The coils and fins are free of damage anyway; I've checked the temperature profile of both of the EVAP and COND (each with two coils, from inlet - centre - last - outlet of both coils) and found no significant sign of fault.

So, we can say there should be no blockage inside the coils. I will remove the drier (the only accessory) and check the liquid and vapour lines, there are some brazing tees on them (for pressures reading, charging ports, etc.). Anything else that I should try?

The refill oil was supplied by the manufacturer but contained in kind of unoriginal plastic bottle. I'm not quite sure about the purity, no experience to realize.

I can be sure about the cap-tubes, I made some of them to change over (different length as well) and they seem not affecting the results. I will try bigger diameter cap-tubes next week as per your advices. However, before that we should work out what wrong with the system at the moment, shouldnt we?

Is it a good idea to try reducing the superheat by blocking a part of the EVAP?

Ill check the changes in air temp on/off the COND as well.

if you come up with any new idea, please keep me informed.

Thanks so much.

wambat
16-01-2009, 01:29 AM
changing cap tubes would require different charges so I suspect an overcharge
A system with an overcharge of refrigerant will have higher than normal condensing temperatures because liquid backs up in the condenser, robbing the condenser of useful condensing area. The elevated head pressure causes the volumetric efficiency of the compressor to decrease because of higher pressures of the re-expanding clearance volume vapors in the clearance pocket of the compressor. The amp draw of the compressor will increase from the higher head pressure. Higher head pressures also create higher compression ratios, and the entire system will have reduced capacities.
If the system has a TXV metering device, the TXV will still try to maintain its superheat and the evaporator pressure will be normal to slightly high, depending on the amount of overcharge.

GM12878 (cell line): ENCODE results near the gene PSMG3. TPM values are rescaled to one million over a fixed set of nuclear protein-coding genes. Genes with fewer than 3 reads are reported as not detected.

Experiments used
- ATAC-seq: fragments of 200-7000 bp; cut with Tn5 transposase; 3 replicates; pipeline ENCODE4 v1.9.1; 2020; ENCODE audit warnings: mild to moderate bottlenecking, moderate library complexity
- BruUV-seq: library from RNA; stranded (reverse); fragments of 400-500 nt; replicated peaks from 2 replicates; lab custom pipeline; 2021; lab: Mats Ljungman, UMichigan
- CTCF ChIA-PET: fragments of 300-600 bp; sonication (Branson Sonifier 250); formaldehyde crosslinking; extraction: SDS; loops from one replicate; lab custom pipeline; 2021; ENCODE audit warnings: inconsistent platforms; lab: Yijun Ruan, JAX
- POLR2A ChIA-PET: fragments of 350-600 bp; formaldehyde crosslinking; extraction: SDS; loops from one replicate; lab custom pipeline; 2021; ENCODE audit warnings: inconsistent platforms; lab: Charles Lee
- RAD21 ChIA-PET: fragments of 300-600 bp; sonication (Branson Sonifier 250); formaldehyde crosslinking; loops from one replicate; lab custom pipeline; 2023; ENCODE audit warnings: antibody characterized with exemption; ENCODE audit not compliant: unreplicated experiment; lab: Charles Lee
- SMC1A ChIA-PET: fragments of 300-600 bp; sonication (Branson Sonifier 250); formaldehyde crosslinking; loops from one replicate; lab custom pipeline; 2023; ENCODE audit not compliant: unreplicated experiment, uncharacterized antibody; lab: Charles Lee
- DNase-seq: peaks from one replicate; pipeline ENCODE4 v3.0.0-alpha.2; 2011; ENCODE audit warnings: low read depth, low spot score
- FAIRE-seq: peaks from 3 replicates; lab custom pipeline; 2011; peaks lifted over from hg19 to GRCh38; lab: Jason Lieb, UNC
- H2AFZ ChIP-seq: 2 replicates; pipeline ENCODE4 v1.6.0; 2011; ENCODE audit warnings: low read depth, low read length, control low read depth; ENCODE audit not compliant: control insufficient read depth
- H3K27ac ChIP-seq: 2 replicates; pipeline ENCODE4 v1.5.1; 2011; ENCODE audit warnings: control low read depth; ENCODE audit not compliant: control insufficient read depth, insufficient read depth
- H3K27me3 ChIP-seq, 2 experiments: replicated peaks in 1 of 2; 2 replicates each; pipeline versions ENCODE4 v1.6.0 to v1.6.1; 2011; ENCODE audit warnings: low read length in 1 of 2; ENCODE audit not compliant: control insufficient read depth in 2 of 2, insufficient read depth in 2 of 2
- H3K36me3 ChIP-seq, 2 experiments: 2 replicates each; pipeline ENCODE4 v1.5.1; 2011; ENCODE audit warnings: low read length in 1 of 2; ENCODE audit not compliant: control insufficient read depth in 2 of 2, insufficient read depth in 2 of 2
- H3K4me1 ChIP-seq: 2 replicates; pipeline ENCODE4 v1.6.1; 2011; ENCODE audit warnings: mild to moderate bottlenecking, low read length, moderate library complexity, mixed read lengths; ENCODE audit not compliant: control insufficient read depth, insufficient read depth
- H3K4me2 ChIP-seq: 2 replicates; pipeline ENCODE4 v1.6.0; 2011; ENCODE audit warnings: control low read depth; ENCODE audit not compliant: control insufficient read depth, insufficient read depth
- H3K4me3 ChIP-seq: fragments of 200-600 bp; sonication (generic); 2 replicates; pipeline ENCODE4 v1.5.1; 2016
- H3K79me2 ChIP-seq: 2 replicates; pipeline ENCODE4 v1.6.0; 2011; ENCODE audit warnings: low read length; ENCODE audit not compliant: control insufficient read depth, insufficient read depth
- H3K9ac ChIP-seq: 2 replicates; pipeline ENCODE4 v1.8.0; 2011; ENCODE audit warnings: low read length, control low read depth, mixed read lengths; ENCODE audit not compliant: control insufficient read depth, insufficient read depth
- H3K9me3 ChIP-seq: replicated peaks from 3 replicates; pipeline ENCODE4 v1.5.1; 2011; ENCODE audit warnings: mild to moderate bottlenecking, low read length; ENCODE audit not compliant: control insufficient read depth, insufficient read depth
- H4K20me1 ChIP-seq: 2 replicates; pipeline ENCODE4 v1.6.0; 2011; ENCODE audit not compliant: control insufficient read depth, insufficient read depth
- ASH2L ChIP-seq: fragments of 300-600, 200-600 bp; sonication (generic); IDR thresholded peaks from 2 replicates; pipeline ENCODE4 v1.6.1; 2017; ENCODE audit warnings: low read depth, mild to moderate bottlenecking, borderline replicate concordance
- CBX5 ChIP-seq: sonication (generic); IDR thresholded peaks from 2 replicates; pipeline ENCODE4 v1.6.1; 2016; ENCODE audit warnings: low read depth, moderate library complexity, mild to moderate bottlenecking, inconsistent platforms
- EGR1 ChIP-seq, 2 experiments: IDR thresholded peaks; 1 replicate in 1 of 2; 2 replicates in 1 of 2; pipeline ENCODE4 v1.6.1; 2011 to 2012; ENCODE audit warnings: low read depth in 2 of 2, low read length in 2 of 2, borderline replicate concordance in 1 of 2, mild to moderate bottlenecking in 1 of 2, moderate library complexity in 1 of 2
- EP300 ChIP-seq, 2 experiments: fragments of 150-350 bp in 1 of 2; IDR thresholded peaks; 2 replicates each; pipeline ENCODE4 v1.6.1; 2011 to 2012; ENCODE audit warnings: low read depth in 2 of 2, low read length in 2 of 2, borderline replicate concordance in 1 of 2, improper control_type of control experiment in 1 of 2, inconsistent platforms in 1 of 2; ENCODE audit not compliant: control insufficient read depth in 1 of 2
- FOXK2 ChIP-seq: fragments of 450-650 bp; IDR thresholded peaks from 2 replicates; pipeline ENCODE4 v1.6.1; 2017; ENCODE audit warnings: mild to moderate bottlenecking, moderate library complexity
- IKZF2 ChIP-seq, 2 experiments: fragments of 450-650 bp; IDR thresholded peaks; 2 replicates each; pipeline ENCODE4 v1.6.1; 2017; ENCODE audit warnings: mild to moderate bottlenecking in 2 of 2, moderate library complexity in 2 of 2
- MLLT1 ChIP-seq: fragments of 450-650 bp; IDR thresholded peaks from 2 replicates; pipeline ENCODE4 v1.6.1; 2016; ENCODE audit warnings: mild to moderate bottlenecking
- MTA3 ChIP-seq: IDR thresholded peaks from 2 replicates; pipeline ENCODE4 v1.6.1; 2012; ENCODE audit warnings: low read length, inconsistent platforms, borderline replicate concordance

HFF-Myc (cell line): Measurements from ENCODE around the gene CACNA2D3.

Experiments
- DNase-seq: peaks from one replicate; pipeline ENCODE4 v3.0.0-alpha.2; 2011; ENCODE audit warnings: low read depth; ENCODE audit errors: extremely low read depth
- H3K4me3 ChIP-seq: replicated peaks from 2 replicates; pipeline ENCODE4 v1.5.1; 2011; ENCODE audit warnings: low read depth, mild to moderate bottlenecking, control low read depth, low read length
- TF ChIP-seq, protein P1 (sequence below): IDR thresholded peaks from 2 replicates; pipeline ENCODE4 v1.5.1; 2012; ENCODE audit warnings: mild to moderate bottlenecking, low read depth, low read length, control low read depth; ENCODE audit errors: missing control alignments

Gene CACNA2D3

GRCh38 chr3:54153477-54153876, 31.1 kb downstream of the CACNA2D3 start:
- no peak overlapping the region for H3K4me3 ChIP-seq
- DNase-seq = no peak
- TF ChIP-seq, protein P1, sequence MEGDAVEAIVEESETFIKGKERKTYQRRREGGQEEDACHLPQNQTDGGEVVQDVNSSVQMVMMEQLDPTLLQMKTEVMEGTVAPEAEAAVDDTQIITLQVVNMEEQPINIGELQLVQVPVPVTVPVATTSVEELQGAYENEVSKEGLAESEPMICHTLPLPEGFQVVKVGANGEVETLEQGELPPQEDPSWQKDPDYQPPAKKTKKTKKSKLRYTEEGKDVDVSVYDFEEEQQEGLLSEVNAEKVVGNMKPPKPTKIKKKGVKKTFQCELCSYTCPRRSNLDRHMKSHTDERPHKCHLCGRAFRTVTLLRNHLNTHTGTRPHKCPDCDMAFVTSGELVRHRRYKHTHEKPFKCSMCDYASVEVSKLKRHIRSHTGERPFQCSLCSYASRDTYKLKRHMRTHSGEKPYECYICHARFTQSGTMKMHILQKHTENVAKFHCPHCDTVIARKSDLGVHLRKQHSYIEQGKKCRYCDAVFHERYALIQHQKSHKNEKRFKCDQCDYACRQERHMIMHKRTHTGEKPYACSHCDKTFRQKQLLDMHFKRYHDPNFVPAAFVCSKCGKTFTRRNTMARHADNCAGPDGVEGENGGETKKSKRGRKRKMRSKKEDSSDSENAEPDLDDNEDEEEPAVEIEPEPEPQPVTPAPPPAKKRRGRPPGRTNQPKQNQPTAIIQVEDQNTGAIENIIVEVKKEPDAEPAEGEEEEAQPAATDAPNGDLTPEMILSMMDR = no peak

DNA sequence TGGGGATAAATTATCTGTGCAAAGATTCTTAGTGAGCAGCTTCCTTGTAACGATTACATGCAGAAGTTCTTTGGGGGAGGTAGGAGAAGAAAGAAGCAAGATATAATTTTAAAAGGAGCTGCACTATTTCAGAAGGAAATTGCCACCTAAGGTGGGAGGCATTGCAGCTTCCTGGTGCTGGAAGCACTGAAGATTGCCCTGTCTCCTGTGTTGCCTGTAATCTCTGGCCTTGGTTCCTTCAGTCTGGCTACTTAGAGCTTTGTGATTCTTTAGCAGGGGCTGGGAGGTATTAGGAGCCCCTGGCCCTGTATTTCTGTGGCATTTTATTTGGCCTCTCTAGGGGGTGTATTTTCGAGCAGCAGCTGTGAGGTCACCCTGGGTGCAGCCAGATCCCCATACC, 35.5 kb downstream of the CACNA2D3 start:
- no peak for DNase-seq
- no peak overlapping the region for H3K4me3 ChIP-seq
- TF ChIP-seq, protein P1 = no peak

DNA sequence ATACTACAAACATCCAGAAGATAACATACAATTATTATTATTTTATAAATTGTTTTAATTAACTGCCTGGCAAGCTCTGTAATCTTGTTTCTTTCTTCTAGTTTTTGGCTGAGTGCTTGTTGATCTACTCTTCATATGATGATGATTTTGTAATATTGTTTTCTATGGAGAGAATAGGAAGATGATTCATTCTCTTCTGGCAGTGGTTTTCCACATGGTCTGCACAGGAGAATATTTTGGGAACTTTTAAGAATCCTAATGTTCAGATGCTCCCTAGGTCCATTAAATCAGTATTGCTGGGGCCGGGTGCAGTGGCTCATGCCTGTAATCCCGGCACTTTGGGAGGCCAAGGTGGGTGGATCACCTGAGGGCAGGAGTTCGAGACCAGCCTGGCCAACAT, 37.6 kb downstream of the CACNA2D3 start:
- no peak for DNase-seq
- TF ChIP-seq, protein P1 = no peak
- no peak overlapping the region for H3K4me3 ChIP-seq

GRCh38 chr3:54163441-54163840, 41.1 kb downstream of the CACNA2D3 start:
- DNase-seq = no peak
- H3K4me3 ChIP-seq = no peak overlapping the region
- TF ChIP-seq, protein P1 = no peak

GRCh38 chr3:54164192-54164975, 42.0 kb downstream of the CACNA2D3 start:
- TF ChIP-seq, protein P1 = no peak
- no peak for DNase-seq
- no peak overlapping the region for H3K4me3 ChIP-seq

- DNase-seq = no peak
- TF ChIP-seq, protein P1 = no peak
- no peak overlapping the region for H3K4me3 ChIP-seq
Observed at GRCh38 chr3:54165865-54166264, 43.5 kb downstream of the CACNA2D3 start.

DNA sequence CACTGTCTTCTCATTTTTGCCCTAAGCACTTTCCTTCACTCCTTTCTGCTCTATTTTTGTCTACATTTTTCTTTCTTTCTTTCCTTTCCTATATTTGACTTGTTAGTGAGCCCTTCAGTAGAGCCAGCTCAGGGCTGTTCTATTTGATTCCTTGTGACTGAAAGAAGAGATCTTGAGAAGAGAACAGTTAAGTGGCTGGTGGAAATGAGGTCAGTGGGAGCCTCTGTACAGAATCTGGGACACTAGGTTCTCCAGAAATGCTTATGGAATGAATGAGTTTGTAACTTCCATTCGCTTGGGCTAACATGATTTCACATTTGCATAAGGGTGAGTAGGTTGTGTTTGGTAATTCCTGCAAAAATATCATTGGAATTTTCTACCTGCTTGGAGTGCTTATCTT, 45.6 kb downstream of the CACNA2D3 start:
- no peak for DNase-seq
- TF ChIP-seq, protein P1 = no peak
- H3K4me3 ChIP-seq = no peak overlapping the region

The higher evaporator pressure will be caused from the decreased mass flow rate from the higher compression ratio, and the evaporator will have a hard time keeping up with the higher heat load of the warm entering air temperature. The TXV will have a tendency to overfeed on its opening strokes due to the high head pressures.

If we are dealing with a capillary tube metering device, the same symptoms occur with exceptions to evaporator superheat. Remember, one reason a capillary tube system is critically charged is to prevent flooding of the compressor on low evaporator loads. The higher head pressures of an overcharged capillary tube system will have a tendency to overfeed the evaporator, thus decreasing the superheat.

If the system is more than 10 percent overcharged, liquid can enter the suction line and get to the suction valves or crankcase. This will result in compressor damage and soon failure.

Uni
16-01-2009, 02:30 AM
changing cap tubes would require different charges so I suspect an overcharge
A system with an overcharge of refrigerant will have higher than normal condensing temperatures because liquid backs up in the condenser

The new captube is at the same bore and length so the charge amount should be maintained; and I did plug the old captube back in and recheck anyway.


The higher head pressures of an overcharged capillary tube system will have a tendency to overfeed the evaporator, thus decreasing the superheat.

As we mention before, the superheat seems to be too high.

icecube51
16-01-2009, 03:50 PM
try the free of charge Danfos program for capilairy tube calculation. "Dancap"

Ice

bill1983
17-01-2009, 02:41 PM
do i understand you correctly.? you said that you built the heatpump using a "design". who's design is it and has it been completely checked for accuracy as to componant size and pipe sizes?

Marc O'Brien
18-01-2009, 02:18 AM
Have you checked the standing pressure of the refrigerant storage cylinder's remaining charge. Refrigerant component proportions can change quite drastically when multiple charges are made from a single bottle. Of course more so with larger bottles.

wilsoncheung
18-01-2009, 02:54 AM